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What Could Globalization Mean for Domestic Islamic-Socio-Political Activism?

36 Fordham International Law Journal 600 (Symposium Issue, 2013)

4 Pages Posted: 19 Apr 2013  

Nina J. Crimm

St. John's University - School of Law

Date Written: April 2013

Abstract

As a result of globalization, a spectrum of Islamic believers, ranging from moderate reformers to radical extremists, is involved in a religious-socio-political awakening that is bound to have tremendous consequences for the global world. Islamic socio-political activism, recently quite present abroad, is not reserved for foreign realms. On the domestic front, US policymakers are considering a dramatic shift in US foreign policy in response to the Muslim Brotherhood’s new political power in places such as Egypt. Such a change, along with other conditions - some seemingly stagnant and others rapidly evolving - might newly spur Muslim Americans, their leaders, and the charitable sector to mobilize for alterations to US post-9/11 domestic policies, laws, and government actions. Modifications could address the policies that problematically have alienated many Muslim Americans, chilled Muslim Americans’ philanthropy, hurt US-based Islamic charities, and blocked aid to needy Muslims abroad, tarnishing the reputation of the United States as a result. Assisted by contemporary communicative technologies, new Islamic socio-political activism in the United States could bring not only domestic and worldwide attention to these injuries, but also improvements and perhaps even remedies.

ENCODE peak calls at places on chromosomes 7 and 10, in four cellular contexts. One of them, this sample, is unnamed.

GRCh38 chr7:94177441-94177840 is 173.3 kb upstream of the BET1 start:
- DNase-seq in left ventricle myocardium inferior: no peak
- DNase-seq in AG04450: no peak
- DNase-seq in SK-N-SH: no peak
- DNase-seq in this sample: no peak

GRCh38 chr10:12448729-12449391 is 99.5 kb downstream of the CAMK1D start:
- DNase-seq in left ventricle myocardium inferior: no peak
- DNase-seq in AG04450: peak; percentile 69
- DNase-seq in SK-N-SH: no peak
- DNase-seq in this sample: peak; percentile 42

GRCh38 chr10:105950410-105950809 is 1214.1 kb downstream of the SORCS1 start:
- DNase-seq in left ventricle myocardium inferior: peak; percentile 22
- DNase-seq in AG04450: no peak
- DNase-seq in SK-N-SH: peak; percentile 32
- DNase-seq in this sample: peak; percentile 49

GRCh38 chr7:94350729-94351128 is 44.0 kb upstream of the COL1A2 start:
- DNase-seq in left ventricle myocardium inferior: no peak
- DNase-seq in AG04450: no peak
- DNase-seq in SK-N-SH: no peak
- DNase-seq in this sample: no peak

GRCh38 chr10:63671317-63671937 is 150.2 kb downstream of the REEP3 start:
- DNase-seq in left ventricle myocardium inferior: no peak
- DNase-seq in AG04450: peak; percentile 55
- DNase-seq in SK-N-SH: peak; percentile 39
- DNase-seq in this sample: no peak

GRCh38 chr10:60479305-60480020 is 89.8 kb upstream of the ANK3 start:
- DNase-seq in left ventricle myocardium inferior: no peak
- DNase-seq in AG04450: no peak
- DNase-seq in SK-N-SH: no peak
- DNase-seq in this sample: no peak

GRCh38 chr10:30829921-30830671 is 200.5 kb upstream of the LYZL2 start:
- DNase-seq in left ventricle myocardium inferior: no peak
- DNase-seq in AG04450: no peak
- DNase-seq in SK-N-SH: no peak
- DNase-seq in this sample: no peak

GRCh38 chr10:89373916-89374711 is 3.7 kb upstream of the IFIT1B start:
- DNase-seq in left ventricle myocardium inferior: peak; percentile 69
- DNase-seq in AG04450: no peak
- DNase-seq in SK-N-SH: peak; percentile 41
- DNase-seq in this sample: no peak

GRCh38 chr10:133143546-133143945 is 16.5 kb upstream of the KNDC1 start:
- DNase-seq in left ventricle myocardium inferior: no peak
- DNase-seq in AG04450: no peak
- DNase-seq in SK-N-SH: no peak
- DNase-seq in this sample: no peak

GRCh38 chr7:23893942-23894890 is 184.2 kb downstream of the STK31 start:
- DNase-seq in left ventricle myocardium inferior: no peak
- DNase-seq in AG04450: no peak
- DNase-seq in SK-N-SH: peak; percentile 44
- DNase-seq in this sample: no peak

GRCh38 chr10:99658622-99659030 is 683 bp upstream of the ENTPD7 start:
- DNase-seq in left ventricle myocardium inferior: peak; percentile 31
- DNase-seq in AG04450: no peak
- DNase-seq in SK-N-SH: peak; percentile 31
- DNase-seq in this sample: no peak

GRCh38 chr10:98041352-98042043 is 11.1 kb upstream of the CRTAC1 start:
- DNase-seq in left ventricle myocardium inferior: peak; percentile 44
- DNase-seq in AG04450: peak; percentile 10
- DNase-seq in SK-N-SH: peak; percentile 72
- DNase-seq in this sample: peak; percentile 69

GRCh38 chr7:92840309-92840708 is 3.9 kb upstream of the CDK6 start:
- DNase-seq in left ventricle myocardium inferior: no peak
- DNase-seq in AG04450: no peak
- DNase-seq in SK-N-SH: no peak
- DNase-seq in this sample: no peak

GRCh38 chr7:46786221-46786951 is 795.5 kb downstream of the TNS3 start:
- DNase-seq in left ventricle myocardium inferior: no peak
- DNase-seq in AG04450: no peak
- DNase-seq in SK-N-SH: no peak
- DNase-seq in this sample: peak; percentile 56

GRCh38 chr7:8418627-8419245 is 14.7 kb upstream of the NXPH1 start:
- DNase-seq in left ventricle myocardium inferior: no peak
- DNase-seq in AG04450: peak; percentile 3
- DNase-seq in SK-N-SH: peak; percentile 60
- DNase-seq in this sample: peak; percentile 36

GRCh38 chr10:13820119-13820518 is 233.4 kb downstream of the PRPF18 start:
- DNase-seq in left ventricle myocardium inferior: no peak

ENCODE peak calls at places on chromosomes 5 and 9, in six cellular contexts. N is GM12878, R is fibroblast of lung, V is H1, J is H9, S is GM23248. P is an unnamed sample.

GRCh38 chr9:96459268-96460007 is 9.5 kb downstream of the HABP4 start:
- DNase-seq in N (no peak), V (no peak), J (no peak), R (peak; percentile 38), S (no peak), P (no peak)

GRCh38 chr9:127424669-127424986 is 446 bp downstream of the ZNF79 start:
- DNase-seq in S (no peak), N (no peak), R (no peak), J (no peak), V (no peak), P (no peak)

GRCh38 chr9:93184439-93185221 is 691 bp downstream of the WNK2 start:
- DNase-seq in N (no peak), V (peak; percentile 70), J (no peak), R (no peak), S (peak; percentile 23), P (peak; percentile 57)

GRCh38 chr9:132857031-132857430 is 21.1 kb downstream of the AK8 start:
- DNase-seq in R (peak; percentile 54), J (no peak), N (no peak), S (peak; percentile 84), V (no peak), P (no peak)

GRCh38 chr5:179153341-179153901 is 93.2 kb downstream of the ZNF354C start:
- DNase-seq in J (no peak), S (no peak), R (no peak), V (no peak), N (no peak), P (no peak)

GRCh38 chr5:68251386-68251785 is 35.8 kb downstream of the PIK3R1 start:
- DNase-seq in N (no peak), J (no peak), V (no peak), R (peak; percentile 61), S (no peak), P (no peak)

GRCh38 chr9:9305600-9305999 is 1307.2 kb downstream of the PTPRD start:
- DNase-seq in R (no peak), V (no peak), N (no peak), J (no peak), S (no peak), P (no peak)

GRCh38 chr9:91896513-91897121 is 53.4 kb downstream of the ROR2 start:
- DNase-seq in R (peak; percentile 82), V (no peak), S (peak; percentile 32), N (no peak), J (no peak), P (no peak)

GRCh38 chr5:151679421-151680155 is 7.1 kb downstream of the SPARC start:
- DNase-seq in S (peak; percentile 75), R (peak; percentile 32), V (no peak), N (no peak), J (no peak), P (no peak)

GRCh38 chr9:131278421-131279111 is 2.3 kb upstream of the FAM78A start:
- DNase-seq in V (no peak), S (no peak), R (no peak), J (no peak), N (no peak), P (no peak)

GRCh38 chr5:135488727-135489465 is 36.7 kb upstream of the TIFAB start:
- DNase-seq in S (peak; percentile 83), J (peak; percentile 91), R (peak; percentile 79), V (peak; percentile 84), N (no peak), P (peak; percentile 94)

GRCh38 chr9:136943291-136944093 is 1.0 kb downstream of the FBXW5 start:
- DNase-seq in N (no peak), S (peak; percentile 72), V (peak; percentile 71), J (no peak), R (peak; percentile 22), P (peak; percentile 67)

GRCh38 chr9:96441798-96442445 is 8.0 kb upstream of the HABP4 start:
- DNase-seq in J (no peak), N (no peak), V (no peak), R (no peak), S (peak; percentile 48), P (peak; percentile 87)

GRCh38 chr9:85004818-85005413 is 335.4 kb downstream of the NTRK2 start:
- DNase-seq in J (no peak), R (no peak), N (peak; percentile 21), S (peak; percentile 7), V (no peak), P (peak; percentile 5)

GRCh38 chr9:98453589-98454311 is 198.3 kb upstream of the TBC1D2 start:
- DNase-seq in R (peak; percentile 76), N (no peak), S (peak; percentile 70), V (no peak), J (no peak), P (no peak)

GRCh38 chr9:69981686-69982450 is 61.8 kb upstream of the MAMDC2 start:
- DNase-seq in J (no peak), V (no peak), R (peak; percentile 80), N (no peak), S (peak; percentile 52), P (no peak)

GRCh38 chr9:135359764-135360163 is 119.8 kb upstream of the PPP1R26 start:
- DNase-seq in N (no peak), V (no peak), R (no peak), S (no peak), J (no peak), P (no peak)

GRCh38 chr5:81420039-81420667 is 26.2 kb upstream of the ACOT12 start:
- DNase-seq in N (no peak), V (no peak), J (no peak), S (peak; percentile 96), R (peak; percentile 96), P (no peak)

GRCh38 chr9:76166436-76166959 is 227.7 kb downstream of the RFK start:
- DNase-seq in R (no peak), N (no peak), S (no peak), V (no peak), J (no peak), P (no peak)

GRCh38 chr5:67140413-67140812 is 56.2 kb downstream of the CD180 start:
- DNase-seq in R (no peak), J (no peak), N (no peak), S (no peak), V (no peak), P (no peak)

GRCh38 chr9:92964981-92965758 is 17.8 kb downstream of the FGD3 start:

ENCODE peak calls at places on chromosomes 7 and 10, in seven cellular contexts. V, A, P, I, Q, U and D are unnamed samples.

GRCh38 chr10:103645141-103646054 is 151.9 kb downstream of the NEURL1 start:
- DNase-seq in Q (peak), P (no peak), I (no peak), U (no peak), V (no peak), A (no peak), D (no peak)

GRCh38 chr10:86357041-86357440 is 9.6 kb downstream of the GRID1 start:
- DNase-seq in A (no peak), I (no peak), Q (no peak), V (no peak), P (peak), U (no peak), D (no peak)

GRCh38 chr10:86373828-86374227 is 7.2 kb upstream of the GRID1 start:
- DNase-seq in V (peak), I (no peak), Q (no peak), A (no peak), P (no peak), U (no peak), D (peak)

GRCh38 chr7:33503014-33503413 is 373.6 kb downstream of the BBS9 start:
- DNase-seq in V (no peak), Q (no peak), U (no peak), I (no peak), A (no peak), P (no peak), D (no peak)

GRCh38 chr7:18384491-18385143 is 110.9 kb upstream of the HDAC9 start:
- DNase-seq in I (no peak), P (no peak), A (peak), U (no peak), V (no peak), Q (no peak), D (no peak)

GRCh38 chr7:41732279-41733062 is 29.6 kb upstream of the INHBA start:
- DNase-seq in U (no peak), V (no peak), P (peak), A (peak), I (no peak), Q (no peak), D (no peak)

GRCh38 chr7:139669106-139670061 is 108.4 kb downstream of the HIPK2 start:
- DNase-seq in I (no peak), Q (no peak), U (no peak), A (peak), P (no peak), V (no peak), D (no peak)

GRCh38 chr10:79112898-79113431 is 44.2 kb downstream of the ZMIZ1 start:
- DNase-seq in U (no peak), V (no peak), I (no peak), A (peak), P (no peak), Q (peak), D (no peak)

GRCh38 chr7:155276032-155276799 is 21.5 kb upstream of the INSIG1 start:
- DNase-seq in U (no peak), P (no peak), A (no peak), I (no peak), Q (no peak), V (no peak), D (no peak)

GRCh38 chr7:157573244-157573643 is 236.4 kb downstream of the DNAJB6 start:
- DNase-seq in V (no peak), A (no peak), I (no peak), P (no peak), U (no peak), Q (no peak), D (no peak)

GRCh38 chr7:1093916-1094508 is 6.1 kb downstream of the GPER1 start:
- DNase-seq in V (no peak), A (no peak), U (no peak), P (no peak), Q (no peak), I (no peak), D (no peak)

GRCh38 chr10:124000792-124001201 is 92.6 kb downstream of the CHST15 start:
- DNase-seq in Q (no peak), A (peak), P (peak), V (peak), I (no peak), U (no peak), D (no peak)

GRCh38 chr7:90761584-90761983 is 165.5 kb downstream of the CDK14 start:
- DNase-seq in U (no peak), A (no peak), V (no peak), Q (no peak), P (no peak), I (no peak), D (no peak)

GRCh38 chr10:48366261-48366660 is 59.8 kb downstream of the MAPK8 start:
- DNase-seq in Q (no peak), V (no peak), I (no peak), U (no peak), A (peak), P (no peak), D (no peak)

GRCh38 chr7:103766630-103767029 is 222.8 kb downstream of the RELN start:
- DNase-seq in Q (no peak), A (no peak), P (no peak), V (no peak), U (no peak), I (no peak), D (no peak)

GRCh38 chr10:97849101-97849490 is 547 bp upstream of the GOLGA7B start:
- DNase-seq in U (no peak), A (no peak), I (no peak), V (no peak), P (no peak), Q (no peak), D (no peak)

Suggested Citation

Crimm, Nina J., What Could Globalization Mean for Domestic Islamic-Socio-Political Activism? (April 2013). 36 Fordham International Law Journal 600 (Symposium Issue, 2013). Available at SSRN: https://ssrn.com/abstract=2253966

Nina J. Crimm (Contact Author)

St. John's University - School of Law ( email )

8000 Utopia Parkway
Jamaica, NY 11439
United States

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